Current Conditions

The setting sun highlights the new snow on the peaks in the North Fork
Snow came early this year. The peaks are already covered in a blanket of white. Many of the lower elevations have snow-cover as well. Check the weather and plan ahead before visiting.


larch trees at Bowman Lake
Larch trees at peak color along the shores of Bowman Lake


Glacier in the fall is a special place. The seasonal change of colors on the landscape starts in mid-September and lasts through the end of October. Color comes in two wave. The first trees to turn are the aspens and cottonwoods. The lower slopes on the east side of the park can be a blaze with bright yellow aspen, tipped in orange. The cottonwoods line the streams with yellows and browns. As they start to fade the larch trees begin their dramatic show. Larch are a deciduous conifer and can blanket a hillside is vibrant color. Look for particularly good displays of yellow-orange larch along the Middle Fork of the Flathead River and all along the west side of the park. Peak larch color is typically in mid-October.


Road Status and Plowing Information

Campers and tents are assembled in a field.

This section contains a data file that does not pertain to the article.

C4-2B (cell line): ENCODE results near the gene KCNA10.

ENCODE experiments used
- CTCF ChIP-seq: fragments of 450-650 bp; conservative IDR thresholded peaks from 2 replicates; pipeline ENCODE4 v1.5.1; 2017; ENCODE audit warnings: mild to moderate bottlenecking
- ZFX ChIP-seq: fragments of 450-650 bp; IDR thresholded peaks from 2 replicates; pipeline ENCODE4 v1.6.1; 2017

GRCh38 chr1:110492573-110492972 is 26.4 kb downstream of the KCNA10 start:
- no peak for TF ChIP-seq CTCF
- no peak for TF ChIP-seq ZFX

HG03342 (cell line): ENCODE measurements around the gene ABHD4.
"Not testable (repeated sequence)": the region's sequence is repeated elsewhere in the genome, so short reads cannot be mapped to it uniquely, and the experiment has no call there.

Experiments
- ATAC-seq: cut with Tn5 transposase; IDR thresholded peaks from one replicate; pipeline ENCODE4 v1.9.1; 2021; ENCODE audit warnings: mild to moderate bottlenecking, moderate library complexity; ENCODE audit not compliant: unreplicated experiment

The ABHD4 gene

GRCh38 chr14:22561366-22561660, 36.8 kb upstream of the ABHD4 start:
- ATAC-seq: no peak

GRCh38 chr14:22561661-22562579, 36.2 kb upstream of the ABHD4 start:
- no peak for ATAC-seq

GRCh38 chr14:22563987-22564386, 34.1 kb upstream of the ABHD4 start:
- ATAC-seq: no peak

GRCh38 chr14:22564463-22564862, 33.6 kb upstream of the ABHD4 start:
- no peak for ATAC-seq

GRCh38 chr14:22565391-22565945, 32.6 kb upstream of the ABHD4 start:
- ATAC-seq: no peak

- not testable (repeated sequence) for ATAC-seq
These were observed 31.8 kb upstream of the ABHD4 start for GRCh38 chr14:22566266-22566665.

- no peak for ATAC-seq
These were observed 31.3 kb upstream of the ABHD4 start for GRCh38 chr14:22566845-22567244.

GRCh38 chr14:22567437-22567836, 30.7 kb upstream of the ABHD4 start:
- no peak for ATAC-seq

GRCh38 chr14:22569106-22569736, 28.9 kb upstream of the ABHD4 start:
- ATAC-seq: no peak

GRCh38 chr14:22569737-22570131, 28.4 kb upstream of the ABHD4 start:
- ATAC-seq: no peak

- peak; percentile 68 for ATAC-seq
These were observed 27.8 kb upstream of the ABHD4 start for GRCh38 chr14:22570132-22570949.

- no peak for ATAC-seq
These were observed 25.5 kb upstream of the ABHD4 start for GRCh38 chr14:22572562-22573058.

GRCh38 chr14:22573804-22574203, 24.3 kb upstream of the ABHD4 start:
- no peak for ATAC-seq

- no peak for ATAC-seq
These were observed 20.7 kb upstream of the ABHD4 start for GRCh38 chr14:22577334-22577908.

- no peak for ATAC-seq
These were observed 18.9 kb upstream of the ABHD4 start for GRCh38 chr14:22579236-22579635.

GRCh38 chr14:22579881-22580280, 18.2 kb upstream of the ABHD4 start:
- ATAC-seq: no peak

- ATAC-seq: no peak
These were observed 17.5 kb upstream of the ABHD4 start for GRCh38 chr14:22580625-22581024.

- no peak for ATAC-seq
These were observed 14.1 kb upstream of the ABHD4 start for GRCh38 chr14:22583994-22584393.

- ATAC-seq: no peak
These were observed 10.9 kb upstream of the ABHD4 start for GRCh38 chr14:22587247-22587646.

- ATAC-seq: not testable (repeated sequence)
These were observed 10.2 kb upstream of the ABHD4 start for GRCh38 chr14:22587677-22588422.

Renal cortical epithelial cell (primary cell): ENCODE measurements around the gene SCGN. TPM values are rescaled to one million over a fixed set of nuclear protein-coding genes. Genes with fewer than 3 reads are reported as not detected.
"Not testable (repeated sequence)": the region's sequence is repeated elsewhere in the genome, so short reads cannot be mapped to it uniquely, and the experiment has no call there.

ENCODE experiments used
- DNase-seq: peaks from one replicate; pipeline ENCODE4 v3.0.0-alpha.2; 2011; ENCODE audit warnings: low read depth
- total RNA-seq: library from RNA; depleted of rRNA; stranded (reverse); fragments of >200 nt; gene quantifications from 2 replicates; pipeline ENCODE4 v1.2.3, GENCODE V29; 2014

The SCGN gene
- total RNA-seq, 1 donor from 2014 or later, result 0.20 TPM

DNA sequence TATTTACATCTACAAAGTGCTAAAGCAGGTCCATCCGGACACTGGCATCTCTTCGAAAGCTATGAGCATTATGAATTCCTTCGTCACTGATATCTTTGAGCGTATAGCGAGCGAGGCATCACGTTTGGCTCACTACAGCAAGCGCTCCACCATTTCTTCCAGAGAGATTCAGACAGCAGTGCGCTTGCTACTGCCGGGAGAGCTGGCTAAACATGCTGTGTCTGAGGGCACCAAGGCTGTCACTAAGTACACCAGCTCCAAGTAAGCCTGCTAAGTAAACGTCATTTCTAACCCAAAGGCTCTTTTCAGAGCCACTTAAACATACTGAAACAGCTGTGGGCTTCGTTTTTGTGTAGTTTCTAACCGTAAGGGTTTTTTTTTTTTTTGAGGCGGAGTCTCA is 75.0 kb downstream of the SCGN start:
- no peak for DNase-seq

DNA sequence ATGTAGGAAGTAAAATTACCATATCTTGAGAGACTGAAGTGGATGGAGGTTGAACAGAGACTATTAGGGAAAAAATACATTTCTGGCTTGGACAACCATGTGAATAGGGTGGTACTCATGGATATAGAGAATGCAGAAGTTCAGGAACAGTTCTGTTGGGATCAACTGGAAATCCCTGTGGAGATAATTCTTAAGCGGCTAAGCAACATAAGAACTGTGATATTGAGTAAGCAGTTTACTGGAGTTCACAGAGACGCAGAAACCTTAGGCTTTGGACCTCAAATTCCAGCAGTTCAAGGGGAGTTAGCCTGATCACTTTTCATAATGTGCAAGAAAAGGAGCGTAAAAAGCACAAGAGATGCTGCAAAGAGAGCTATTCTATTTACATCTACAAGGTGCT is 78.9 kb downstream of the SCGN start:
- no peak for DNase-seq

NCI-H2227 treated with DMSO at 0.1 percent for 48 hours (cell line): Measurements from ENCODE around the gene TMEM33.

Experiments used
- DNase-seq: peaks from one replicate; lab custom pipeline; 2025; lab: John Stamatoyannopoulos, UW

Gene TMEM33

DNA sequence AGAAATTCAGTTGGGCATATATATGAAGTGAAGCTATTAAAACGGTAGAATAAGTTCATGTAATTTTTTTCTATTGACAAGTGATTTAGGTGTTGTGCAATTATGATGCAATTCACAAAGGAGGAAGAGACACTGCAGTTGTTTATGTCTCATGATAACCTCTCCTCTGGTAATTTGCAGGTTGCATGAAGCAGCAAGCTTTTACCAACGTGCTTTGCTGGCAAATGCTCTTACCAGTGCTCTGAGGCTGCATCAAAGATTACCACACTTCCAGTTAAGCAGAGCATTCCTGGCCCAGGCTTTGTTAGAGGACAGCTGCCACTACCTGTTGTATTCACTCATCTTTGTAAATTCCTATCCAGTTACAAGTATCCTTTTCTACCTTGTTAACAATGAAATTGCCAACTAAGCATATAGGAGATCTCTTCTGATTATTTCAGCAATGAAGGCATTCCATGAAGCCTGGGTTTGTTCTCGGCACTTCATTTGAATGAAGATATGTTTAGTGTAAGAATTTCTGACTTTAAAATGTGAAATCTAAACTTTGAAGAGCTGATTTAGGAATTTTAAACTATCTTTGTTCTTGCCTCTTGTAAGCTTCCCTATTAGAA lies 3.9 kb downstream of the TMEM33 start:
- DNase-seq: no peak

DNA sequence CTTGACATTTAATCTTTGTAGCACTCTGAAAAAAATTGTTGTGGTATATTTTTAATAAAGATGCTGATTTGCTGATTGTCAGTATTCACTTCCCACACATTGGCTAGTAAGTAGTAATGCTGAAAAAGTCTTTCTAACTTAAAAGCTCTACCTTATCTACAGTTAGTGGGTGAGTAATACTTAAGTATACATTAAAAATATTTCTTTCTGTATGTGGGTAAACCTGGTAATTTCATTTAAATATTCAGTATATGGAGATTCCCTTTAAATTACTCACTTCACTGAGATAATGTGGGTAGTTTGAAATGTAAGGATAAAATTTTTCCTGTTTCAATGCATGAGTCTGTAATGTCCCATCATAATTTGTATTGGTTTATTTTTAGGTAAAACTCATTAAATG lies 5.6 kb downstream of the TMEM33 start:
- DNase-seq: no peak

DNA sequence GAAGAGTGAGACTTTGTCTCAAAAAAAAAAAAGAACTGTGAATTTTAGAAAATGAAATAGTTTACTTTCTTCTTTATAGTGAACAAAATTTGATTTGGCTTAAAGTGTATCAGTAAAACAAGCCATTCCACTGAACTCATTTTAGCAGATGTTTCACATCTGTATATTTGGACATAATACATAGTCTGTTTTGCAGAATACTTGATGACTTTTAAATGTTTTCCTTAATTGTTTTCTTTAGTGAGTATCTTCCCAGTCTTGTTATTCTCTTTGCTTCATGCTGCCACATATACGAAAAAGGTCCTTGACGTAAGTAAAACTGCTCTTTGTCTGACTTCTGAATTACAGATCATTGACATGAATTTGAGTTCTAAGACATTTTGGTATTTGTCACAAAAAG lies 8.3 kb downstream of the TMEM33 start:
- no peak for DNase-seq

St. Mary Campground



Check the Camping Status page for up-to-date information, like status and past fill times. More information on the Camping page.

Wild Goose Island Overlook
Wild Goose Island Overlook



Weather is always unpredictable but especially so in Glacier. Cold snowy days and warm sunny days are both common any time of year. Temperatures vary with time of day and elevation, so be prepared with layers of clothing.

National Weather Service Recreation Safety Forecast for Glacier National Park
(a clickable map of Glacier National Park weather)

Glacier National Park Forecast
(a text version of the weather forecast for Glacier)

Visit our Weather page for more information.

People too close to a goat
Observe wildlife from a safe distance. These people are too close to this goat.



Many animals in Glacier are active year-round. Stay vigilant as you drive park roads. All park visitors should carry bear spray in a readily accessible location, should know how to use it, and should remember required safe wildlife viewing distances. If an animal reacts to your presence you are too close. Please remain at least 100 yards away from bears or wolves, and no closer than 25 yards of any other wildlife.

A crowd of people walk down a trail in the mountains.

Tips for Dealing with Crowds

May through September is the busiest time of the year in Glacier National Park. Within that, July and August are the busiest of all.

People walk on a steep dirt slope.

Leave No Trace

Many visitors fall in love with Glacier and then want to know how to reduce their footprint.

a sign about staying on the trail


Water is the number one cause of fatalities in Glacier National Park. Please use extreme caution near water.

Contact the Park

Mailing Address:

PO Box 128
West Glacier, MT 59936


(406) 888-7800

Contact Us